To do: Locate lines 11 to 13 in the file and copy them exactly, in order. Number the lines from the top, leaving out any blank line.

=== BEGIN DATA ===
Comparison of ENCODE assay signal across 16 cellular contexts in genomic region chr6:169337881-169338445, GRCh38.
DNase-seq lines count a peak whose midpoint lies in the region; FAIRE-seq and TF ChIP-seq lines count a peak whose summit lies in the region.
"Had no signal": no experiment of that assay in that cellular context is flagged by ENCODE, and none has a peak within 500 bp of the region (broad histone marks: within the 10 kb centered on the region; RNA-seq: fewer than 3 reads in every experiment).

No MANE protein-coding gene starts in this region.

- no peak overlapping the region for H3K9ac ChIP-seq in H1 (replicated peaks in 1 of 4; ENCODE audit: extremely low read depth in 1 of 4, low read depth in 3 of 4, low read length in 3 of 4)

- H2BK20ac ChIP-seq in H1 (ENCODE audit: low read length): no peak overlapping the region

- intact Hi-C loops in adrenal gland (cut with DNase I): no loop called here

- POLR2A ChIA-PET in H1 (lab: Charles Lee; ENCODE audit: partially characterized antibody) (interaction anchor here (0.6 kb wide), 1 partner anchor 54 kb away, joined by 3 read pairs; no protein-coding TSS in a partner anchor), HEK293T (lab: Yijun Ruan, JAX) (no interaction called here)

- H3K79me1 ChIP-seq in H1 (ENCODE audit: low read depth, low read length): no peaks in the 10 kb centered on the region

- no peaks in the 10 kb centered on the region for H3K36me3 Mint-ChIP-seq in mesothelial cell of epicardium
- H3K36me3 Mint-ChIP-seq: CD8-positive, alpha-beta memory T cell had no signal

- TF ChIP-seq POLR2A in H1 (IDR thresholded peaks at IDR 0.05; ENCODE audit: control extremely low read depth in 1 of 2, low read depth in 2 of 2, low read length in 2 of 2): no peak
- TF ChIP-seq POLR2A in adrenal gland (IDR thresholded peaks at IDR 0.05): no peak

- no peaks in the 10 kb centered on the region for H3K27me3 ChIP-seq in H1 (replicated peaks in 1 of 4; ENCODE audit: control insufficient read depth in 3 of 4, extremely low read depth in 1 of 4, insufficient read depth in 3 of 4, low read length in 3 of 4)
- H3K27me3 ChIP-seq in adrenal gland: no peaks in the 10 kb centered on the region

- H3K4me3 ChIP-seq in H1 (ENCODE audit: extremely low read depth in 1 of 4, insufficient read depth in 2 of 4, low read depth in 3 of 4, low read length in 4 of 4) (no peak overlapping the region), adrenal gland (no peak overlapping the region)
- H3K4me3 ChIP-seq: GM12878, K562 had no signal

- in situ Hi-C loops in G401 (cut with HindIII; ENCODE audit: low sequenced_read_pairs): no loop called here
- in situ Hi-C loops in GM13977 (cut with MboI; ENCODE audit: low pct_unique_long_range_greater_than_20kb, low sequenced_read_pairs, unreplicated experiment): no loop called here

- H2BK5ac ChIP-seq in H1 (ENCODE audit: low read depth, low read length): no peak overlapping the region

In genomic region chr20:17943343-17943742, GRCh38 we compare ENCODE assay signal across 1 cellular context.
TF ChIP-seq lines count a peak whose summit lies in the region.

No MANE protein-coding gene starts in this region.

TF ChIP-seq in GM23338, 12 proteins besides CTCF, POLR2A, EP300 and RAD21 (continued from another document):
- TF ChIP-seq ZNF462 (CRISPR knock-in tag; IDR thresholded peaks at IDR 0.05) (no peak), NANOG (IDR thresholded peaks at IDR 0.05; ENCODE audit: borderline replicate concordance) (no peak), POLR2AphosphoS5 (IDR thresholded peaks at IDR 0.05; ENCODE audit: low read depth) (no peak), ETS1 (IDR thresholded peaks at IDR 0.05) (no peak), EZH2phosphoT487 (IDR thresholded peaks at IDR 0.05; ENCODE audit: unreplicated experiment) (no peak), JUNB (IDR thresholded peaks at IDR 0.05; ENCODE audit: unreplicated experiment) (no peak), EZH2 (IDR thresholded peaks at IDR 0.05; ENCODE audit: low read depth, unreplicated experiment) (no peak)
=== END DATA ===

- H3K36me3 Mint-ChIP-seq: CD8-positive, alpha-beta memory T cell had no signal

- TF ChIP-seq POLR2A in H1 (IDR thresholded peaks at IDR 0.05; ENCODE audit: control extremely low read depth in 1 of 2, low read depth in 2 of 2, low read length in 2 of 2): no peak
- TF ChIP-seq POLR2A in adrenal gland (IDR thresholded peaks at IDR 0.05): no peak